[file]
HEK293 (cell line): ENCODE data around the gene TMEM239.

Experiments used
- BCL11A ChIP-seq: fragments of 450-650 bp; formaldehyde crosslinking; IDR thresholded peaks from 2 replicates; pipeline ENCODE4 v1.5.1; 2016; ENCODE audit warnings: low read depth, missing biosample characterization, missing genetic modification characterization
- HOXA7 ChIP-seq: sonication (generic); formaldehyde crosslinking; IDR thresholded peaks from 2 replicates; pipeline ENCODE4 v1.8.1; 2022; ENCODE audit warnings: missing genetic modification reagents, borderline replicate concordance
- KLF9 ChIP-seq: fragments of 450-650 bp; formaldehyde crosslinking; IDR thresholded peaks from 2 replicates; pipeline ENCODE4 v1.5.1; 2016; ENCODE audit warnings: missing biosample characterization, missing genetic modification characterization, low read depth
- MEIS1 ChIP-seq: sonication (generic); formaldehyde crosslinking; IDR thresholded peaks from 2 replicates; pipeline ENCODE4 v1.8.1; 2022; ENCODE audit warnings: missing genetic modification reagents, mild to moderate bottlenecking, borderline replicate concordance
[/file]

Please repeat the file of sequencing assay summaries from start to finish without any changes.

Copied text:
HEK293 (cell line): ENCODE data around the gene TMEM239.

Experiments used
- BCL11A ChIP-seq: fragments of 450-650 bp; formaldehyde crosslinking; IDR thresholded peaks from 2 replicates; pipeline ENCODE4 v1.5.1; 2016; ENCODE audit warnings: low read depth, missing biosample characterization, missing genetic modification characterization
- HOXA7 ChIP-seq: sonication (generic); formaldehyde crosslinking; IDR thresholded peaks from 2 replicates; pipeline ENCODE4 v1.8.1; 2022; ENCODE audit warnings: missing genetic modification reagents, borderline replicate concordance
- KLF9 ChIP-seq: fragments of 450-650 bp; formaldehyde crosslinking; IDR thresholded peaks from 2 replicates; pipeline ENCODE4 v1.5.1; 2016; ENCODE audit warnings: missing biosample characterization, missing genetic modification characterization, low read depth
- MEIS1 ChIP-seq: sonication (generic); formaldehyde crosslinking; IDR thresholded peaks from 2 replicates; pipeline ENCODE4 v1.8.1; 2022; ENCODE audit warnings: missing genetic modification reagents, mild to moderate bottlenecking, borderline replicate concordance